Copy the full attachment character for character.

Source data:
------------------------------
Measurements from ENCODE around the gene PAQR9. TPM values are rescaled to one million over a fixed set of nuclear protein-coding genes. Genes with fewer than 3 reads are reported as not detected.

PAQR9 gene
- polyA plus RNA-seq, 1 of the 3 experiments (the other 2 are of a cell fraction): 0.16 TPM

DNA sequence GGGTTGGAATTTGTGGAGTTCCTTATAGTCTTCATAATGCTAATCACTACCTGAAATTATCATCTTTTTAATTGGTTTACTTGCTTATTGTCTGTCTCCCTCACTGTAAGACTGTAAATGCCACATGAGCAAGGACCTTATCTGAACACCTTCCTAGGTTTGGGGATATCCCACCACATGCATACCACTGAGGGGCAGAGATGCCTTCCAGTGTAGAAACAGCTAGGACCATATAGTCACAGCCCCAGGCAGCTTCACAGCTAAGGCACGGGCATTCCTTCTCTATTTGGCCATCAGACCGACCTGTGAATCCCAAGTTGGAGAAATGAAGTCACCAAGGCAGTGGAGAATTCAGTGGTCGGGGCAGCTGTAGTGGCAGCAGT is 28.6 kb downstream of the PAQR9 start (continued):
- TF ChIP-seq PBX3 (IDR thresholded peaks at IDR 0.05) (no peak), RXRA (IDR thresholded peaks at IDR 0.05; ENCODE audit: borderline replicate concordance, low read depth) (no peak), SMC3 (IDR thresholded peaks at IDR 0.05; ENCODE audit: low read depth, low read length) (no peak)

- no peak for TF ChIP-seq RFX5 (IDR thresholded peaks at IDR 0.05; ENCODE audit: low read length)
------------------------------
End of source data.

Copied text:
Measurements from ENCODE around the gene PAQR9. TPM values are rescaled to one million over a fixed set of nuclear protein-coding genes. Genes with fewer than 3 reads are reported as not detected.

PAQR9 gene
- polyA plus RNA-seq, 1 of the 3 experiments (the other 2 are of a cell fraction): 0.16 TPM

DNA sequence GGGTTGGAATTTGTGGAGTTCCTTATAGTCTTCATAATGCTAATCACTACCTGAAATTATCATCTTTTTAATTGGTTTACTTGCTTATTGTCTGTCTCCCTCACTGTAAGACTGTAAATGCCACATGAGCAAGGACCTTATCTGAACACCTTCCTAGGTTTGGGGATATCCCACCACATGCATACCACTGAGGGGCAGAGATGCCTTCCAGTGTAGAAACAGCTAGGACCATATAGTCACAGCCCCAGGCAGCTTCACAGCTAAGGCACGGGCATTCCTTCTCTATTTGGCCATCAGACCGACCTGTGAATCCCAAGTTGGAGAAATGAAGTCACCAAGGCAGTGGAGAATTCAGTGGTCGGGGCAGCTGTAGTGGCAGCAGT is 28.6 kb downstream of the PAQR9 start (continued):
- TF ChIP-seq PBX3 (IDR thresholded peaks at IDR 0.05) (no peak), RXRA (IDR thresholded peaks at IDR 0.05; ENCODE audit: borderline replicate concordance, low read depth) (no peak), SMC3 (IDR thresholded peaks at IDR 0.05; ENCODE audit: low read depth, low read length) (no peak)

- no peak for TF ChIP-seq RFX5 (IDR thresholded peaks at IDR 0.05; ENCODE audit: low read length)